Iota Refit | January 2, 2008

I planned today to sand off all or most of the old nonskid.  I decided to start on the forward part of the coach roof, and collected my tools and materials.  All along, I'd anticipated that the gritty texture of the existing nonskid would make sanding a bit of a challenge, and I had appropriately coarse grits and tools ready to go if need be.

I immediately discovered, however, that sanding simply wasn't possible.  The old material was so coarse that it rapidly dulled even the coarsest sandpaper.  I'd not run into a material like this before:  it was like sanding granite, though I think I might have had better luck with that, frankly.

I knew I was in trouble when my traditional first sanding step for heavy duty removals--40 grit paper on grinder equipped with an 8" soft pad--failed to make even remotely hopeful progress.  Smaller tools were similarly futile, and I went as far as to try some heavy-duty 16 grit paper on an angle grinder just to see if I could at least break the surface.  Even this didn't work, which was just as well since I didn't relish using that over a widespread area.  What it did do is show me what I was faced with, which was equally illuminating.

Temporarily stumped, I relocated to the doghouse, where there was no nonskid, and sanded off the old paint covering the top.  This revealed a previous deck repair on the starboard side, with a large patch and a disturbingly large area of drilled and resin-filled holes (it looked like someone used pegboard to drill out the holes).  I had seen some of these holes printing through the old paint, but hadn't realized quite how widespread the repaired area was.  I used 40 grit paper to break the surface and remove the bulk of the paint, and then switched to 80 grit to bring the surface down to the original gelcoat.

With that done, I moved down to the staging and sanded off the paint on the port side of the cabin trunk.


While I ground, I considered how I was going to deal with the old nonskid.  I felt it really had to come off, since it would be impossible to prepare it satisfactorily for new paint, or even for epoxy and fiberglass repairs, all of which would be required as much of the decks required repair and recoring, and there were a few areas of failure (not widespread) and some cracking indicative of a less-than-sound overall condition.  Leaving it be and working around it was just not an alternative for a host of reasons.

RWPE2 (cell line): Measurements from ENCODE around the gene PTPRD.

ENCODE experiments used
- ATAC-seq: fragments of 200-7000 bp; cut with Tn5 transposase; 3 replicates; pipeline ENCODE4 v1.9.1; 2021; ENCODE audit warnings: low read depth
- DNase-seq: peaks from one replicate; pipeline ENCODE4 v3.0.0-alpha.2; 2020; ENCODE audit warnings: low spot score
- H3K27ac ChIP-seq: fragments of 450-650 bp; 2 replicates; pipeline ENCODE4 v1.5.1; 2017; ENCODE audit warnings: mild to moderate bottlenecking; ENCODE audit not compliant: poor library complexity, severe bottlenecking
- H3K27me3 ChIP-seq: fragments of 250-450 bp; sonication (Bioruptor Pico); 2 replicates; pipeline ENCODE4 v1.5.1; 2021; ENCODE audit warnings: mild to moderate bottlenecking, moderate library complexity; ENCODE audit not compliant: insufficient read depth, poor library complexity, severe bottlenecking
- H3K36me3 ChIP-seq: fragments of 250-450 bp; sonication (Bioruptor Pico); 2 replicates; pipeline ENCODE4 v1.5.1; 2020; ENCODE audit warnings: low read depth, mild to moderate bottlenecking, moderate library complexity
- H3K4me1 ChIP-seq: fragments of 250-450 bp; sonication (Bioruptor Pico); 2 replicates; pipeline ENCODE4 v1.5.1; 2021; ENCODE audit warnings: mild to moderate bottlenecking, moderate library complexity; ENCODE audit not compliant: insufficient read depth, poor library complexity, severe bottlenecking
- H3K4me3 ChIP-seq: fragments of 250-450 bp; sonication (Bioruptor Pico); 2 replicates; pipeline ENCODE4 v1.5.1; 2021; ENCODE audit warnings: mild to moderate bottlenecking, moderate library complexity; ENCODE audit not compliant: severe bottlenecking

Before lunch, I decided to try some heat.  At first, I tried using a paint scraper along with the heat gun, and made minute progress.  The carbide scraper blade was a bit dull, but over several tedious and tiring minutes, I managed to clear a space of a couple square inches.  Clearly, that pace was way too slow to be practicable, and that technique and tool didn't work acceptably.

At some point, my slow-turning brain realized that what I needed to do was not scrape the old nonskid off as much as peel it off.  Clearly, the heat worked to soften the surface, and once I tried a small, stiff putty knife instead of the scraper I began to make acceptable progress with the nonskid's removal.  Eventually, I found a rhythm that worked, so I was able to make acceptable progress in this manner.

Over the course of a full afternoon, I managed to scrape the old nonskid off the entire port side, revealing the original dark gray nonskid, several other layers of paint, and a host of poorly-executed repairs, most notably--and unfortunately--near the forwardmost stanchion base where I already knew the deck to be mushy.  Clearly, the drill-and-fill technique had failed miserably as a repair, and as a result it was likely that opening the area and properly repairing it would be a bit more involved than I had hoped.  Drill-and-fill is really something only for the smallest areas, and is a poor choice for larger and more widespread repairs.

But I'd get to the deck repairs in due course:  first, I had to finish scraping the old nonskid, and then sand the remainder of the decks.  That's next.




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